As the world’s largest workfare program, India’s Mahatma Gandhi National Rural Employment Guarantee Scheme (NREGS) has attracted much attention. Yet its impacts on agriculture have been relatively neglected. A recent paper by Deininger, Nagarajan, and Singh addresses this gap by focusing on the program’s effects on agricultural productivity as well as labor market outcomes.
The program offers unskilled employment, for up to 100 days a year per household, in projects to provide local productivity-enhancing infrastructure. Wages are set by statute, at rates that are equal for men and women and, it is hoped, not attractive enough to prevent effective self-targeting.
Workfare programs like NREGS can affect agricultural productivity through several channels. By using labor, they can affect wage rates and employment levels in the short term and producers’ choice of technology and the capital intensity of production in the medium to long term. By providing implicit insurance against downside risk, in the form of predictable wage payments, they may allow poor farmers to increase investment or adopt crop portfolios with higher risk-return profiles. And by constructing or improving local infrastructure, they may increase agricultural productivity and thus boost returns to land and labor, the main assets of small farmers and the rural poor.
The authors use unique panel data covering the same households in 1999/2000 (before the program) and 2007/08 (after some had received the program), complemented by information on the program’s implementation in a subset of villages. Using these data and a robust method, they assess the program’s short-term impacts on rural wages, labor demand, and agricultural production structures. They find that in the short term NREGS led to a marked increase in agricultural wages and higher levels of nonfarm casual work and on-farm self-employment. The program triggered more intensive use of irrigation and greater diversification of crop portfolios, especially by small farmers. It also increased productivity, largely by alleviating liquidity constraints and improving access to insurance.
Results suggest that the program increased the wage significantly without crowding out private employment. Most of this increase can be attributed to higher wages in agriculture, which affected men and women about equally. Women also experienced an increase in nonagricultural wages.
Analysis of the extent to which wage changes affected labor allocation points to insignificant impacts on agricultural wage work in the aggregate. While a significant increase in nonfarm casual work may be attributed to the aggregation of NREGS and other work, there is also evidence of a program-induced increase in on-farm self-employment. But while men increased their labor supply to the agricultural sector, women shifted away from farm to nonfarm employment and to some extent salaried work.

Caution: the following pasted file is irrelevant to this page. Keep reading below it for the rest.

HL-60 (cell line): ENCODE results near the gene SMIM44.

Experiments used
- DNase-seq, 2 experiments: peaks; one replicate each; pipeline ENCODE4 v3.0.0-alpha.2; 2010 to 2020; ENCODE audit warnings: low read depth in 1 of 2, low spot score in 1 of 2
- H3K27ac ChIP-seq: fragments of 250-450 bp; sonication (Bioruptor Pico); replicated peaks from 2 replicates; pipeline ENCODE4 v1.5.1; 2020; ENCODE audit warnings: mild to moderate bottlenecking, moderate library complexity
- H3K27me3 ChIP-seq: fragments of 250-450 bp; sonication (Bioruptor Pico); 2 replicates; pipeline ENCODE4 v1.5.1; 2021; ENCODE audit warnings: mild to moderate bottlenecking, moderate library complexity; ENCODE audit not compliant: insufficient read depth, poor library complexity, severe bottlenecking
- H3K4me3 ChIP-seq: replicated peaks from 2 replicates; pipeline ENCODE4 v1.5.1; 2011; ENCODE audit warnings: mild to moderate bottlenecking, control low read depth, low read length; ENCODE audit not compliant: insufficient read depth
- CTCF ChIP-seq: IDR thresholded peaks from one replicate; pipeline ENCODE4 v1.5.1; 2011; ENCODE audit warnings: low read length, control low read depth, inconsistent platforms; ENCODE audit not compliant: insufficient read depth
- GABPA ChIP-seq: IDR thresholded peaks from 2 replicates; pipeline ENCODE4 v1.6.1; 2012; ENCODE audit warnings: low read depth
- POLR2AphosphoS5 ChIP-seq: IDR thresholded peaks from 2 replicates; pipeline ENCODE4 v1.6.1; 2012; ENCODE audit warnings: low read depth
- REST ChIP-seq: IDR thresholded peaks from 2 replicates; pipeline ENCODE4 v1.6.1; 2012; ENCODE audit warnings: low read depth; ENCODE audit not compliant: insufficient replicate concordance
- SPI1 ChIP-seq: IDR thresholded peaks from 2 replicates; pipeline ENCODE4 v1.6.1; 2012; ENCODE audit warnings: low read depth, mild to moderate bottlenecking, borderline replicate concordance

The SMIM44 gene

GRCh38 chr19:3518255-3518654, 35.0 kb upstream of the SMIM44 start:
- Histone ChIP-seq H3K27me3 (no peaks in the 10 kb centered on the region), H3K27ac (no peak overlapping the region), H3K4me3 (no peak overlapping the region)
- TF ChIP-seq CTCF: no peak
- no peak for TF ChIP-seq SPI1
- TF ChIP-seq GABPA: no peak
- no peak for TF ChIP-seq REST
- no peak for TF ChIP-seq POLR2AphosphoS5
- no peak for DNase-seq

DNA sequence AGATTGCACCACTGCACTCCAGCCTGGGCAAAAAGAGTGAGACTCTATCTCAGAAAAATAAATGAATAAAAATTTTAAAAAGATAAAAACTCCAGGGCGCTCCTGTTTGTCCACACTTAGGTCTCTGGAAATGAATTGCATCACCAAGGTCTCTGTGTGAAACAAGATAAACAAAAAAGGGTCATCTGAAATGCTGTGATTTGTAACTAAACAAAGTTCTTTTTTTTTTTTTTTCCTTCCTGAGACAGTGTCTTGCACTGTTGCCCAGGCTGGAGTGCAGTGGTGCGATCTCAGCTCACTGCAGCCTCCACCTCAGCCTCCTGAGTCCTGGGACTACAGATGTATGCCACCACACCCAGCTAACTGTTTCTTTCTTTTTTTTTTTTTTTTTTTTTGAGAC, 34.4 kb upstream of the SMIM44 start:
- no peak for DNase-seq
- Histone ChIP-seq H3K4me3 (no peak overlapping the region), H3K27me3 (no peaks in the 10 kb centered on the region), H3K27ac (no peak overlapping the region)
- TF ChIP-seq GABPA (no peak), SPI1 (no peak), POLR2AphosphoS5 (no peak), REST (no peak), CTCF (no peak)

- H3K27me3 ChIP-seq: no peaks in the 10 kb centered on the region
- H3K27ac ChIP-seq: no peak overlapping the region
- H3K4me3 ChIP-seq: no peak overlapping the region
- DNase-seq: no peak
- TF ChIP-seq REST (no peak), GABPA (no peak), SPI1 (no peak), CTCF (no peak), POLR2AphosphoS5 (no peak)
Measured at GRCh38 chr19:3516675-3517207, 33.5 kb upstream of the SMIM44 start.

Increases in labor supply to the nonfarm sector were concentrated among landless and small to medium-size farmers, suggesting effective self-targeting. Increases in labor supply to agricultural self-employment emerged only for small and, to some degree, medium-size farmers, possibly because some NREGS investment can be performed on farms. There is also some evidence of a reduction in nonfarm self-employment and an increase in salaried work by the largest landowners.
Results indicate that the program had a significant impact on agricultural productivity, in part by supporting diversification. Evidence suggests that the program led to greater use of machinery and fertilizers, a shift beyond rice and wheat toward riskier crops not covered by government-imposed floor prices, and an increase in the intensity of cultivation (the number of seasons in which crops are grown during a year). Some of these effects may be explained by the program’s effects in increasing farmers’ liquidity. In addition, the rehabilitation of infrastructure and construction of new small-scale water conservation structures may have helped support more intensive land use, particularly the planting of a second or third crop beyond wheat or paddy.
Evidence on how workfare affects agricultural productivity matters not only for a better understanding of the NREGS intervention. It also has implications for the broader debate on the comparative merits of this type of approach. Workfare programs rely on work requirements as a screening device based on the assumption that such screening makes these programs a more cost-effective tool for social protection than, say, unconditional cash transfers. But such programs would be less desirable if they displaced existing workers rather than generating new jobs, if supply-side constraints were to reduce the effectiveness of self-targeting, or if the work done had no productive value. Concerns have been raised about NREGS in each of these areas. While further study of the extent to which such effects persist in the longer term is needed, the authors’ findings suggest that the potential productivity benefits of workfare could be an important aspect to take into account in evaluating the impact or desirability of such programs.
*This blog is featured as a part of a series of posts higlighting articles from the 2017 Spring issue of the World Bank Research Digest available at: http://econ.worldbank.org/research_digest